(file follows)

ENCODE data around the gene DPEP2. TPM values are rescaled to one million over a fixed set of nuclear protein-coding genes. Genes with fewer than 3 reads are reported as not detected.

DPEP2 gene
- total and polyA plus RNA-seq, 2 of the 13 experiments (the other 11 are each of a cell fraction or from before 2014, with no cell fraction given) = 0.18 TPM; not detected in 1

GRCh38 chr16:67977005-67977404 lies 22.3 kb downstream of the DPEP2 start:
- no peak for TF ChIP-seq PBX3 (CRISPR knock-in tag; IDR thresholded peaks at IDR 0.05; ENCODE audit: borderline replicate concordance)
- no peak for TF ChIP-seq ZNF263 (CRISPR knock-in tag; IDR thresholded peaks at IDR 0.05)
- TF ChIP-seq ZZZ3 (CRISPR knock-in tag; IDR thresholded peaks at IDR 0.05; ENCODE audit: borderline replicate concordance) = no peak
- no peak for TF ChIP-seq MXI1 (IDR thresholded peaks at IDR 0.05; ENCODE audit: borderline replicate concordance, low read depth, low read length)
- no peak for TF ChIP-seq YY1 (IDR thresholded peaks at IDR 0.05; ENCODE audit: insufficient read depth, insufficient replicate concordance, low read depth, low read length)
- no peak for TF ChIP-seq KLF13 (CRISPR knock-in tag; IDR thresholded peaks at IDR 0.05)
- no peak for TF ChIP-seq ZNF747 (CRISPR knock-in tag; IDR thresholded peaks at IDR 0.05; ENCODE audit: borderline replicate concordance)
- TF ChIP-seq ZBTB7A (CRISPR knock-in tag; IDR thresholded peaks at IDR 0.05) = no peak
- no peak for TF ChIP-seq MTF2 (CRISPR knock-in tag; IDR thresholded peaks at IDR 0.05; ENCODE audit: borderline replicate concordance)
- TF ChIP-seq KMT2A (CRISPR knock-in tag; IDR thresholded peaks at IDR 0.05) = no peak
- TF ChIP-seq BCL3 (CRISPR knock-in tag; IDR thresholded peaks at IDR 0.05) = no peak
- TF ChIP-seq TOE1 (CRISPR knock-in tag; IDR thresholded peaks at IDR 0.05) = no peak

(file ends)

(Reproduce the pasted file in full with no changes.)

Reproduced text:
ENCODE data around the gene DPEP2. TPM values are rescaled to one million over a fixed set of nuclear protein-coding genes. Genes with fewer than 3 reads are reported as not detected.

DPEP2 gene
- total and polyA plus RNA-seq, 2 of the 13 experiments (the other 11 are each of a cell fraction or from before 2014, with no cell fraction given) = 0.18 TPM; not detected in 1

GRCh38 chr16:67977005-67977404 lies 22.3 kb downstream of the DPEP2 start:
- no peak for TF ChIP-seq PBX3 (CRISPR knock-in tag; IDR thresholded peaks at IDR 0.05; ENCODE audit: borderline replicate concordance)
- no peak for TF ChIP-seq ZNF263 (CRISPR knock-in tag; IDR thresholded peaks at IDR 0.05)
- TF ChIP-seq ZZZ3 (CRISPR knock-in tag; IDR thresholded peaks at IDR 0.05; ENCODE audit: borderline replicate concordance) = no peak
- no peak for TF ChIP-seq MXI1 (IDR thresholded peaks at IDR 0.05; ENCODE audit: borderline replicate concordance, low read depth, low read length)
- no peak for TF ChIP-seq YY1 (IDR thresholded peaks at IDR 0.05; ENCODE audit: insufficient read depth, insufficient replicate concordance, low read depth, low read length)
- no peak for TF ChIP-seq KLF13 (CRISPR knock-in tag; IDR thresholded peaks at IDR 0.05)
- no peak for TF ChIP-seq ZNF747 (CRISPR knock-in tag; IDR thresholded peaks at IDR 0.05; ENCODE audit: borderline replicate concordance)
- TF ChIP-seq ZBTB7A (CRISPR knock-in tag; IDR thresholded peaks at IDR 0.05) = no peak
- no peak for TF ChIP-seq MTF2 (CRISPR knock-in tag; IDR thresholded peaks at IDR 0.05; ENCODE audit: borderline replicate concordance)
- TF ChIP-seq KMT2A (CRISPR knock-in tag; IDR thresholded peaks at IDR 0.05) = no peak
- TF ChIP-seq BCL3 (CRISPR knock-in tag; IDR thresholded peaks at IDR 0.05) = no peak
- TF ChIP-seq TOE1 (CRISPR knock-in tag; IDR thresholded peaks at IDR 0.05) = no peak